Vancouver Island lawyer injured in crash takes on ICBC over no-fault insurance

A Vancouver Island man who suffered life-changing injuries in a crash three years ago says the province’s no-fault insurance system is letting him down.

Tim Schober was cycling to his job as a high-profile business lawyer when he was struck by a vehicle illegally exiting the Pat Bay Highway in August 2021.

The province’s new Enhanced Care insurance system, which bars crash victims from suing and directly covers medical treatments instead, came into force just three months prior.

Click to play video: 'Business owner decries ICBC no-fault insurance after work van written off'

Business owner decries ICBC no-fault insurance after work van written off

“I was one of the first catastrophically-injured people under the new system, if not the first,” Schober said.

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“ICBC itself has just been learning to work through the system. I have been the guinea pig for a lot of the new procedures they have developed, it has been very time-consuming and very stressful and has consumed an inordinate amount of my time.”

The crash left Shober quadriplegic with a C4 spinal cord injury. He has virtually no sensation or muscle control below his armpits and limited use of his arms or hands.

Schober said he’s been nearly unable to work since the crash. He says he’s also forced to constantly do battle with the public insurer under its new rules.

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“I have to justify everything that I want or need medically to them, and I am fortunate that I have a wife who is capable of dealing with them because it uses an enormous amount of time and energy,” he said.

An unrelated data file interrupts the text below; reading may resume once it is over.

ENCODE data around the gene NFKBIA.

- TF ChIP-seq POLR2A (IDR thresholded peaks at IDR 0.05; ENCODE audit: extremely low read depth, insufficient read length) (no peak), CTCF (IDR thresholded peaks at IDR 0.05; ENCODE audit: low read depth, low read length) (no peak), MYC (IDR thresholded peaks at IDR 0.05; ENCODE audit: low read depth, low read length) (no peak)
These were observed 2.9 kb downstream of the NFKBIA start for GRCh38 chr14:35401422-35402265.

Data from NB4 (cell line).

He’s also forced to deal with caps on certain treatments, along with ICBC payments that don’t always cover the full cost of some therapies.

He contrasted that to the old system, which would have allowed him to hire a personal injury lawyer to manage his claim and to secure a cash settlement permitting him autonomy over his treatment and equipment needs.

Click to play video: 'Woman frustrated with ICBC compensation after being hit in Surrey driveway'

Woman frustrated with ICBC compensation after being hit in Surrey driveway

He’s brought a civil claim against the province in B.C. Supreme Court, alleging the Enhanced Care system discriminates against individuals based on the cause of their disability.

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The B.C. government has maintained that the province’s former insurance system, where people injured in crashes sued for damages, clogged up courts and drove up legal costs, with insurance ratepayers picking up the tab.

Under the new system, insurance rates have remained steady.

“The beneficiaries of the old system were lawyers, it was not drivers, who paid double-digit increases every year, and it was not people injured in crashes who paid 30 per cent of their award that was supposed to pay for their care for the rest of their life in legal fees, at least,” Premier David Eby said on Thursday.

Despite that, Eby acknowledged there may be issues with the no-fault system that still need to be worked out.

He said the province had committed to fully reviewing the system after five years, and it was constantly making smaller adjustments when issues were identified.

Click to play video: 'Injured businessman slams no-fault insurance'

Injured businessman slams no-fault insurance

“Of course issues have come up with the new system as we move forward that we had to address, issues around pedestrians and cyclists and other pieces, as we put the new model in place,” Eby said.

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“We have addressed those issues, but there might be others, so by doing that review we will be able to close any additional gaps that may be in place.”

Schober said everyone appreciates low car insurance rates until they are the ones seriously injured and requiring constant care.

He said he hopes the province is taking the concerns of people like him seriously.

“I have heard from so many people with a range of injuries who are having trouble with their care,” he said.

“I hear from people who have had head injuries and their ability to cope with the new system is really compromised and they have no ability to hire lawyers and get help, they are on their own dealing with ICBC.”

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